Sylhet Nagri Script and Literature:
Documentation and Textual Study
In the nineteenth and twentieth centuries a distinct script
was widely used by the rural Muslim population of the Barak-Surma region in the
northeastern part of the Indian subcontinent. Over the years the script came to
be known as Sylhet Nagri Script and formed the creative expression of the
distinctive culture of the region.
The Region: The
region was partitioned in 1947 and is presently under two nation states of India and Bangladesh. It includes the three
districts of Assam in India - Cachar, Hailakandi and Karimganj - and
four districts of Sylhet in Bangladesh
– Sadar Sylhet, Maulabi Bazar, Habiganj and Sunamganj. This is an ancient
region the political cartography of which changed again again, though cultural
frontier remained porous. The region can be seen as a distinctive ‘cultural
zone’ closely linked with Bengal but not quite
the same. It formed a frontier zone – not only the eastern edge of Gangetic Valley
and hence eastern frontier of Bengal but also western border land of
South-western China and Burma. Historically,if from the east came Brahmanism and later Islam, from the
west poured in the tribals, Austrics as well as Mongoloids of Tibeto-Burman
origin. The region was marked by a continuous process of acculturation-accommodation
and assimilation displayed a spirit of innovation. Sylhet Nagri script is an
expression of this creativity and the literature written in this script
embodies the cultural history of the region.
The Script emerged as an alternative script for Bengali as spoken in the Sylhet-Cachar
or Surma Valley region. It was a simple
alphabetical system with thirty two letters in all and was based on the
principle of one letter one sound. Originally there were no conjuncts, though a
few were introduced subsequently. The exact date of the origin of the script is
not known. Some scholars think that the script originated between fourteenth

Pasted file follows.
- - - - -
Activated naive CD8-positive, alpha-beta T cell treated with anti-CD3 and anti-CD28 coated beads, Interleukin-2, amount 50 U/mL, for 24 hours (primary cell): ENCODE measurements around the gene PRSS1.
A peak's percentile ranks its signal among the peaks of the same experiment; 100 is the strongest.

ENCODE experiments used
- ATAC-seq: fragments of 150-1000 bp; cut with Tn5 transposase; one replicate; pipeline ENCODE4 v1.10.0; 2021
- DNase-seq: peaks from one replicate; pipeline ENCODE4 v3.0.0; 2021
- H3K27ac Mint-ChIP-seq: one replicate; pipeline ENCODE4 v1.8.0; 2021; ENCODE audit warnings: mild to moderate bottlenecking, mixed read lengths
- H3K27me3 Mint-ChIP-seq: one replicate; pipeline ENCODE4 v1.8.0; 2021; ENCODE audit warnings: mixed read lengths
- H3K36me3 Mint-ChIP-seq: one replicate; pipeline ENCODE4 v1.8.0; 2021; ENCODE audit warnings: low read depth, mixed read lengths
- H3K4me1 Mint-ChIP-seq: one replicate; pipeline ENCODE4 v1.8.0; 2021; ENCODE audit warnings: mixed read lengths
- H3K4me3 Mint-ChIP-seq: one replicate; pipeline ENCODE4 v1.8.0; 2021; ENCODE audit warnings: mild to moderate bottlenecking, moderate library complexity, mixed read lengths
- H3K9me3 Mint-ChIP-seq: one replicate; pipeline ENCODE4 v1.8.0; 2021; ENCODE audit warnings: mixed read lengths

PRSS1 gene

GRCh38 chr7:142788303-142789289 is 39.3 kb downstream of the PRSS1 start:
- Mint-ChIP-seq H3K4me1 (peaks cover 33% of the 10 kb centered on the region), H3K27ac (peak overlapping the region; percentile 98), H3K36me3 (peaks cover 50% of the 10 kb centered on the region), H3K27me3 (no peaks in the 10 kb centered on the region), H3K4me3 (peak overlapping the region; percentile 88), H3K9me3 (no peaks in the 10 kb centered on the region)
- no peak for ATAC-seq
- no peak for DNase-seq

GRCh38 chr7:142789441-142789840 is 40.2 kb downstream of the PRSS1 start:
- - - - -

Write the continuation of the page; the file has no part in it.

and seventeenth centuries when Islam emerged as a social force in the region. That Islam acted as a catalytic agent in the
emergence of the script is a well established fact. By the eighteenth century
this easy-to-learn script became very popular among the rural Muslim masses and
was used for religious composition and social exchange. There seems to be an
element of secrecy associated with the use of the script at least till the
sixties of the nineteenth century when the script was standardized and put to
print for more general use. However, some users of the script proscribed their
writings from being put to print.
There is a fairly large corpus of Sylhet Nagri literature. All the writings in the script are in verse.
Most of it deals with Islam in Sufi form though in the nineteenth century some
reflected reformist ideology. A number of texts are in the form of debates on
Islamic theology at a very popular level. Others include advice manuals,
hagiography and social commentaries. The book-production combine both Semitic
and non-Semitic traditions. The binding is done on the right so that, as per
Semitic system, pages open from left to right. But within the texts lines run
from left to right as in the non-Semitic practice.
The material has not yet come under serious academic scrutiny
primarily because of its inaccessibility. So far the texts lay scattered
in the remote villages of Assam
and Sylhet. Since 2004 the School of Cultural Texts and Records of Jadavpur University has taken
up the initiative to retrieve this important but endangered literature from extinction.
So far 55 distinct works in a total of 103 versions have been
located, accessed and digitally copied from the institutions and individuals in
Kolkata, West Bengal, in Cachar, Hailakandi and Karimganj of Assam, India and in Sylhet, Bangladesh.
The material is of immense significance. It throws light on the
socio-cultural history of the region at a time when Islam emerged as a social
force. The script and the literature form creative expressions of the acculturation process
emerging out of the confrontation of indigenous culture with Perso- Islamic
civilization. The stages in Muslim identity formation can be studied through
sociological insights into these texts. The texts may also yield significant
socio-linguistic information on the social, economic, cultural and religious
factors that gave rise to the need for a distinct script and hence a distinct
identity for its users.
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